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A cursory search hints that Matthias Bartelmann is a serious researcher and he is coauthor of The Notion of Aether: Hegel versus contemporary physics, in Cosmos and History, 2015, vol. 11, no. 1, p.41-69, not a very serious journal, but the paper seems to be worth looking, at least for interested readers. Btw Hegel wrote a (youthful) dissertation on the ...


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First it should be recognized that probability is one possible formalism we can use to model uncertainty. It is not the only possible formalism; Dempster-Shafer theory is another. And Bayesian inference cannot be applied to Dempster-Shafer theory without modifying it. So, we cannot say that Bayesian inference is completely universal. It only applies if ...


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I want to understand is whether space and time are ontologically different or not? Well, given that nobody has a really good and persuasive conception about what is time and what is space it seems even less likely to have an answer about their ontological difference. The whole perspective might be faulty: Newtonian mechanics functions as a 4 dim geometry, ...


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Bayesian epistemology does not solve or sidestep the problem of induction. Concrete Bayesian computations give you a way to update beliefs, as modeled in terms of probabilities on the basis of observations given a particular probabilistic model of the world. If that model is wrong, or if the world changes in such a way that now this model is wrong, the ...


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There may be ontological single truth, or maybe not. But one thing is clear, the ways to higher relative truth than your current epistemic state may be multiple. For those normally well educated scholars who use natural language or other intellectual instruments like maths or computer languages all day long and indulge in them, he or she may necessarily need ...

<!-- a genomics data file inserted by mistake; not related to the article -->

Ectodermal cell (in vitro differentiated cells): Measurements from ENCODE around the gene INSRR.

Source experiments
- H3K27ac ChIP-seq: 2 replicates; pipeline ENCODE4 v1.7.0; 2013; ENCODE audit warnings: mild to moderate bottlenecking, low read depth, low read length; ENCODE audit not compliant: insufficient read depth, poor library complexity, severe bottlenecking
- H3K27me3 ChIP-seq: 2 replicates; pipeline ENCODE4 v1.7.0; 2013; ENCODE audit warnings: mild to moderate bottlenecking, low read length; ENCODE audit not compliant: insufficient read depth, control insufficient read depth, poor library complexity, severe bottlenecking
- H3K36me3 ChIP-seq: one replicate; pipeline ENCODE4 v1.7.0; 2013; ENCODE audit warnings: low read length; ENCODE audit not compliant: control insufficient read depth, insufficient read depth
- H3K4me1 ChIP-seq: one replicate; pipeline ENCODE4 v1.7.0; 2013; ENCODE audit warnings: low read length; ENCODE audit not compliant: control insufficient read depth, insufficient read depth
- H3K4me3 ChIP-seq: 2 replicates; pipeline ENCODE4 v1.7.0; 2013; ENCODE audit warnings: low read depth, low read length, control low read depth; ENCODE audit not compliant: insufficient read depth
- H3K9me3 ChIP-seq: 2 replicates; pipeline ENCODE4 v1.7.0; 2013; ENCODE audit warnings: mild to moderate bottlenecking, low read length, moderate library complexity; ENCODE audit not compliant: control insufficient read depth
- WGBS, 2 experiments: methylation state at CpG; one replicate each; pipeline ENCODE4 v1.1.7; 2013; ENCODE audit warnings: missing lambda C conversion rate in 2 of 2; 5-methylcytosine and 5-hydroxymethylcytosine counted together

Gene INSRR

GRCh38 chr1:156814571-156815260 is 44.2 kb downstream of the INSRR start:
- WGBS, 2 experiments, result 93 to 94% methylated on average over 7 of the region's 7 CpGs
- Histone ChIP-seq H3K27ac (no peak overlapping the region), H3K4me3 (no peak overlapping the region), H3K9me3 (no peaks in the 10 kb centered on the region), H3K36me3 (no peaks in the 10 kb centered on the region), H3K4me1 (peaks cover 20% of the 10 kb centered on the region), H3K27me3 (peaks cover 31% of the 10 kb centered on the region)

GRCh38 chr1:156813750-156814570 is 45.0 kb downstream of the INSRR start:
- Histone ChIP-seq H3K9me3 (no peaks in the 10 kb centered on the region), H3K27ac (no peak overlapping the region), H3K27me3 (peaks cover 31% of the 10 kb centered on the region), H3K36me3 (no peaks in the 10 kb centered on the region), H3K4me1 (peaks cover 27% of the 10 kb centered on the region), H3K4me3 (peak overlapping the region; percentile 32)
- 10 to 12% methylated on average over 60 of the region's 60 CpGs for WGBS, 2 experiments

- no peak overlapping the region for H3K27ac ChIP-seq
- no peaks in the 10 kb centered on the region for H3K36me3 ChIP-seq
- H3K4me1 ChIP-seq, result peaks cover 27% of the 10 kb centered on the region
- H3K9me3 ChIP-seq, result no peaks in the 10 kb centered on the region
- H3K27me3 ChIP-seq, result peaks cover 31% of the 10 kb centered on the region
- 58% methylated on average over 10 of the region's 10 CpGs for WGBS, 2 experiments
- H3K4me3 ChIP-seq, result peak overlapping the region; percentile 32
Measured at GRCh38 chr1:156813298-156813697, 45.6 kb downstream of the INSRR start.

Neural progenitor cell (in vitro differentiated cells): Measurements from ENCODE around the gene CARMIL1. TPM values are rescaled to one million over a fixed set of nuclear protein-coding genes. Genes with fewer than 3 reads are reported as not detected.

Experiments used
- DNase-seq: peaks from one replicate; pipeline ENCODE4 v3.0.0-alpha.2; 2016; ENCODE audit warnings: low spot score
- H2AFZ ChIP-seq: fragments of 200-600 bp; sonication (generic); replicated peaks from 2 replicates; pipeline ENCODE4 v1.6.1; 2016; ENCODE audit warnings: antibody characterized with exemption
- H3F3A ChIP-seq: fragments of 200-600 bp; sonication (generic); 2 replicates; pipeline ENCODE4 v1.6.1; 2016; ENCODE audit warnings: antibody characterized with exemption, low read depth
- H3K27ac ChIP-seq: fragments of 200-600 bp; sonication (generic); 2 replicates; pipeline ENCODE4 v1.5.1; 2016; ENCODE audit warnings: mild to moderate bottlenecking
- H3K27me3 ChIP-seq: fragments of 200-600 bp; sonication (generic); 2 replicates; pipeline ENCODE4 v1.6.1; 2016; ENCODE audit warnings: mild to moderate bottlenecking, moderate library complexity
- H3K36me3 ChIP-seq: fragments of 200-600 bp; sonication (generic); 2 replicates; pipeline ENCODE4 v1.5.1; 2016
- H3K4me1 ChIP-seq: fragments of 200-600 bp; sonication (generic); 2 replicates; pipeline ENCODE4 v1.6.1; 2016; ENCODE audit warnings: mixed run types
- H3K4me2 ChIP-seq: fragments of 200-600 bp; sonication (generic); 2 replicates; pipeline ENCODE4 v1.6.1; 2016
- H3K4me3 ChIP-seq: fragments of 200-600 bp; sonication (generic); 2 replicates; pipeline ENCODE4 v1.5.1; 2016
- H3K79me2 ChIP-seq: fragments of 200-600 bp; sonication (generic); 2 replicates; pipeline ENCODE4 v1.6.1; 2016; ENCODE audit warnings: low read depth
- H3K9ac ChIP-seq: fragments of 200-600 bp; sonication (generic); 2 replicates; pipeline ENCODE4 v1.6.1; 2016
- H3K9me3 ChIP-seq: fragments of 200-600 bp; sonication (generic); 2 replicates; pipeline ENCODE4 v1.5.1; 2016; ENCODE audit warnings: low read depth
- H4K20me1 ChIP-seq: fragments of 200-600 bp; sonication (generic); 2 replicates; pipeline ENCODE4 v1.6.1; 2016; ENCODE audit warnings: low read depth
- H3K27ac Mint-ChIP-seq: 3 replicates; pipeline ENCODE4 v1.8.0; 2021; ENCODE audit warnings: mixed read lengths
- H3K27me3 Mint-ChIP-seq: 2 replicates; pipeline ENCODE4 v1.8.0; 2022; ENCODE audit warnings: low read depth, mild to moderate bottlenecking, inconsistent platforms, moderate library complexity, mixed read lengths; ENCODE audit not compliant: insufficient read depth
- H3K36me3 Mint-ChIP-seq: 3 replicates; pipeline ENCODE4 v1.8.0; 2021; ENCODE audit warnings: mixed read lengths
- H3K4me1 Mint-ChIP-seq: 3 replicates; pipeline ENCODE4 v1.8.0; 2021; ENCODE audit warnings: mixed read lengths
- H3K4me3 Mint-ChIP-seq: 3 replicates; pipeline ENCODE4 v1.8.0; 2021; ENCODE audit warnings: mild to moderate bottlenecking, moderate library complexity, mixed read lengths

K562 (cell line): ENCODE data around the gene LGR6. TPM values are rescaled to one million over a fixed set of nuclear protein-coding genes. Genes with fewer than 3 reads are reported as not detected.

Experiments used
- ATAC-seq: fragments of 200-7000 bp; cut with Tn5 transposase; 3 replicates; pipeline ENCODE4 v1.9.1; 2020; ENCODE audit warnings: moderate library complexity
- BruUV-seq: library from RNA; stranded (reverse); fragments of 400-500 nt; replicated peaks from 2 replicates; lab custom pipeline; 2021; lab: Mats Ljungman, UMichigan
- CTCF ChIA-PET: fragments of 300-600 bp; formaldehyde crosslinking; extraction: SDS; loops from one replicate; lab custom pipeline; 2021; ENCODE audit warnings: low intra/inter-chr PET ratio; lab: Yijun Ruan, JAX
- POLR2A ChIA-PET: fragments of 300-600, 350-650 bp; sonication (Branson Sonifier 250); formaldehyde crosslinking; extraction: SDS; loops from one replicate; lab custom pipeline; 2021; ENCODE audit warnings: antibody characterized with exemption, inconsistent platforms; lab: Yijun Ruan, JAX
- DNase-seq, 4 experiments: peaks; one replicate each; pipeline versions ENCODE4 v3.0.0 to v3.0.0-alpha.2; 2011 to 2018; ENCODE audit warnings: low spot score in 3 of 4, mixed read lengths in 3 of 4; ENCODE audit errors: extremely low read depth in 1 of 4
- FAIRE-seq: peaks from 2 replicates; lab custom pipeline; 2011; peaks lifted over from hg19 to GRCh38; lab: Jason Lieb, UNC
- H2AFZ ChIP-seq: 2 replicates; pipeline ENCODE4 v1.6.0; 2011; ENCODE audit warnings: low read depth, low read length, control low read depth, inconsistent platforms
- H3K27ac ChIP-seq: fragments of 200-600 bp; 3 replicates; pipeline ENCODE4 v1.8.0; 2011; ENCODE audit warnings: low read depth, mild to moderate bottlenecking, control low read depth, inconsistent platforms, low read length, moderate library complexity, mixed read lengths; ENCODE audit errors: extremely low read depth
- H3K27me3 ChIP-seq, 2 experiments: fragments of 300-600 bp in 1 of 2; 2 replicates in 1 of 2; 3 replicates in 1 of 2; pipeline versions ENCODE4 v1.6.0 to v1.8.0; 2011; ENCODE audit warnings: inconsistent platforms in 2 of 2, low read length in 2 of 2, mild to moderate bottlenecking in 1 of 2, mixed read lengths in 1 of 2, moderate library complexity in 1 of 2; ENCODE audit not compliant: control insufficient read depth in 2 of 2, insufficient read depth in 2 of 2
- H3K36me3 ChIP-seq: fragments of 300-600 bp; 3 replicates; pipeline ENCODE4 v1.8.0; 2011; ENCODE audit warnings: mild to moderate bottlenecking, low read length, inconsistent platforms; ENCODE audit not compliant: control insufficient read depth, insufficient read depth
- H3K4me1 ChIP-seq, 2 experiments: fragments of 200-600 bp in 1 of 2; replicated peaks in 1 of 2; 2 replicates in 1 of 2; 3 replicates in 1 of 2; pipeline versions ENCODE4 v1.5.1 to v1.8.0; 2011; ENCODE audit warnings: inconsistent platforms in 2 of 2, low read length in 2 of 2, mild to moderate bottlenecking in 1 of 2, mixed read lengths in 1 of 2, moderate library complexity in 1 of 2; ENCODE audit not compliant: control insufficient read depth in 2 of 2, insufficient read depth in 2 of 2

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Solely collecting information and theorizing is not exactly science. Science encapsulates both the organization of knowledge and a positive method to collect and interpret information. That is, unless you perform any statistically solid experimentation, you are not doing science. The process through which you come up with a logical explanation based on some ...


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All of the sciences that use math to make predictions about the outcomes of experiments require precise measurement and the use of statistics to distinguish between an outcome explicable by random chance and one which contains a signal (the prediction). The case of Foucault's pendulum is a demonstration of a principle, in which the human eye is the judge, ...


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Ooh yes there is. The idea to formalize Hegelian philosophy was proposed by William Lawvere, a reknown mathematician. You can find a partial formalization of Hegelian philosophy here. Unified theories of physics are derived from the progressive sequence of unity of opposites with stuff like fermions, bosons, pauli exclusion and gravity appearing there. ...


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The statistical concept of random (lack of pattern, unpredictability) does not make any distinction between truly random (unintentional) and pseudo-random (intentional). The philosophical concept of random refers to the source of the value. A truly random value comes from a stochastic process that no-one controls. A pseudo-random value is deliberately ...


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My take - based on The Question Concerning Technology - is that the turning represents the saving power found in the essence of technology. However, the paradox that Heidegger sets up is that technology is also the greatest danger. One interpretation of this is that technology, while 'bad' is also redeemable. Always keep in mind that Heidegger was raised as ...


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